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While there are plenty of distributed applications that are going to chew through the hundreds of gigabits per second of bandwidth per port that modern Ethernet or InfiniBand ASICs deliver inside of switches, there are still others that might benefit from having a more streamlined stack that is also more malleable and composable.
A number of vendors have proposed using PCI-Express to extend the reach of interconnect outside of the server skin. In one interesting twist back in 2011, NEC created ExpEther, which runs the PCI-Express peripheral protocol over standard Ethernet, using a software-based PCI-Express switch that runs on hosts, giving it the trustworthiness of PCI-Express and the reach and radix of Ethernet. Not much has happened with ExpEther since the 40 Gb/sec bump back in 2015, so this idea has not set the datacenter on fire. (But this could be a very interesting bit of software to offload to a SmartNIC, if someone wants to do that.)
The other logical thing to do is to just cut out Ethernet completely from the cluster and use PCI-Express switching to link servers and their peripherals to each other, and in most cases, this has been done with a layer of systems software that allows for the pooling of PCI-Express devices such as network adapters, GPU accelerators, FPGA accelerators, and NVM-Express flash drives.
Back in the early 2000s, in the wake of the establishment of the InfiniBand universal fabric from the merger of the Future I/O and Next Generation I/O projects, StarGen created the initial PCI-Express switch fabric. StarGen, which was acquired by Dolphin Interconnect in 2007, worked with Intel and Integrated Device Technologies to develop the Advanced Switching standard, and eventually the PCI Special Interest Group (PCI-SIG) that controls the Peripheral Component Interconnect standard, saw some merit in this and added Multi-Route I/O Virtualization (MRIOV) for sharing devices across many hosts. This laid the formal groundwork for PCI-Express switching.
PLX Technologies, which was acquired by Avago in the summer of 2014 for $300 million a year before Avago spent $37 billion to buy Ethernet switch and adapter chip giant Broadcom (and take its name in the bargain), was out there with the next generation of PCI-Express switch chips. A3Cube, another startup, came out with its own twist on PCI-Express switching later that same year. And the idea behind the PLX ExpressFabric and the A3Cube Fortissimo fabric was the same one that a new startup, called GigaIO, is now talking about many years later with some twists of its own. And here is that idea: With every peripheral and the CPUs all talking PCI-Express natively, why convert PCI-Express to Ethernet or Infiniband at all? Why not just stretch PCI-Express fabrics as far as they can go out of the chassis and across the racks, interconnecting the CPUs, GPUs, FPGAs, and SSDs into pools of capacity that can be configured on the fly, and add things like congestion management and flow control to it, which it lacks. Why not?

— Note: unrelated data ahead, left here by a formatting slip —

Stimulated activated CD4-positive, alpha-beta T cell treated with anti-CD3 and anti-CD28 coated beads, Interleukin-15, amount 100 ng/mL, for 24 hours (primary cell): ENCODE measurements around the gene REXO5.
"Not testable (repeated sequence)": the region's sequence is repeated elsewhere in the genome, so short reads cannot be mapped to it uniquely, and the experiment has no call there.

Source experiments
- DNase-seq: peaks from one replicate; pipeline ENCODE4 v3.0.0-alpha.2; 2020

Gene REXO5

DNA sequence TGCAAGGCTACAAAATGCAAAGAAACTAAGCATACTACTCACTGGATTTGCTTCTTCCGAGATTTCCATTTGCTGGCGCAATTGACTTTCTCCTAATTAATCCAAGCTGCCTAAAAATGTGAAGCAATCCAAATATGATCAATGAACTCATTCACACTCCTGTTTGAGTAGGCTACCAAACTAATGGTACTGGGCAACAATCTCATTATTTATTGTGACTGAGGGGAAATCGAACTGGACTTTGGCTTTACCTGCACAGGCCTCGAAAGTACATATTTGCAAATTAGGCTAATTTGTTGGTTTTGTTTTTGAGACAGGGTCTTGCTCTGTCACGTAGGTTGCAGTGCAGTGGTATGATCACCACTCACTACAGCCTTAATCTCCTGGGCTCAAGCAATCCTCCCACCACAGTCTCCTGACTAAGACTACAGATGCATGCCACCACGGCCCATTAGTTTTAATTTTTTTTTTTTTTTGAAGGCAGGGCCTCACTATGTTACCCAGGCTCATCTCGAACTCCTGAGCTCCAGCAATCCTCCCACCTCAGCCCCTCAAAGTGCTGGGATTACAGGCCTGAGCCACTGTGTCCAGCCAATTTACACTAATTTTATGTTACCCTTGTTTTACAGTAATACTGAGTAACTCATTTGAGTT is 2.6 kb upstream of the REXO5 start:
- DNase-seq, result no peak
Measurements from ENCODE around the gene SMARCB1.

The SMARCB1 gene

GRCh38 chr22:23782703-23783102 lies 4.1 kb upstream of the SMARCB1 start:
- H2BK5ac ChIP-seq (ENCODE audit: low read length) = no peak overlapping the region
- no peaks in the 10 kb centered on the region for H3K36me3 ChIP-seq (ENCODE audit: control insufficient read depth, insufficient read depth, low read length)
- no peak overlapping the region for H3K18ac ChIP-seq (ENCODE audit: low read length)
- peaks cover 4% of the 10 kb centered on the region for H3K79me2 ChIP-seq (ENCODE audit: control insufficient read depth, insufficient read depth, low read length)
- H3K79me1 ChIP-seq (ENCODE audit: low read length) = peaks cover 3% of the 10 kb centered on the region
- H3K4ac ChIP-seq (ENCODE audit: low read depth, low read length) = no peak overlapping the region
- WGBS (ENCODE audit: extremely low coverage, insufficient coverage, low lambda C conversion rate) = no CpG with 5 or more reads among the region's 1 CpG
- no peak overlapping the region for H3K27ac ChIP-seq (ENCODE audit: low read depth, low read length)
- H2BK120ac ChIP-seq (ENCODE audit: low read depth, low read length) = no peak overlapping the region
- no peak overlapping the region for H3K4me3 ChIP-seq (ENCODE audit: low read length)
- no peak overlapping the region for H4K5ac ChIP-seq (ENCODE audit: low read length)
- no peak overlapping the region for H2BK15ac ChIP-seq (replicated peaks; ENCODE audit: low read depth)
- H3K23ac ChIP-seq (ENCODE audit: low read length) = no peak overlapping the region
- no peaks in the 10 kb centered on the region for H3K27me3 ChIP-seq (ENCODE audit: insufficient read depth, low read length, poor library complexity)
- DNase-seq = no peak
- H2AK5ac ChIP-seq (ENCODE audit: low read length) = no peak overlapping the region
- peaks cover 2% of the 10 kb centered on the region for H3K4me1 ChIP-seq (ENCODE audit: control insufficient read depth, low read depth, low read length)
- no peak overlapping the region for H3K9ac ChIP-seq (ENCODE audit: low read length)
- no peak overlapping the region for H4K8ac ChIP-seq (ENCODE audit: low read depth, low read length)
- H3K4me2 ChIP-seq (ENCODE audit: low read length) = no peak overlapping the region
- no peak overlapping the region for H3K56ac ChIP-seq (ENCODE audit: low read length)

As Scott Taylor, director of software development at GigaIO explained in a session at the recent Hot Interconnects conference in Santa Clara, the overhead of those Ethernet and InfiniBand networking stacks is pretty high, as represented in this chart:
There have been many great advances in making InfiniBand and Ethernet better, and making flash run more natively and faster on PCI-Express, and these have certainly helped with getting the latencies down and systems back into balance. Remote Direct Memory Access allowed InfiniBand to radically remove latencies by letting systems in a cluster directly talk to the main memory in each system without having to go through the operating system stack. Ethernet added RDMA over Converged Ethernet (RoCE) to drive its own latencies down, and NVM-Express over PCI-Express (and now other fabrics that fan out from PCI-Express) stopped making flash drives emulate disk drives and speak their own native language to the PCI-Express bus. But what is obvious from this chart above that the most efficient kind of networking is to eliminate protocols like Ethernet and InfiniBand from the stack wherever possible. Think of it as Interconnect-Express and you get the right idea.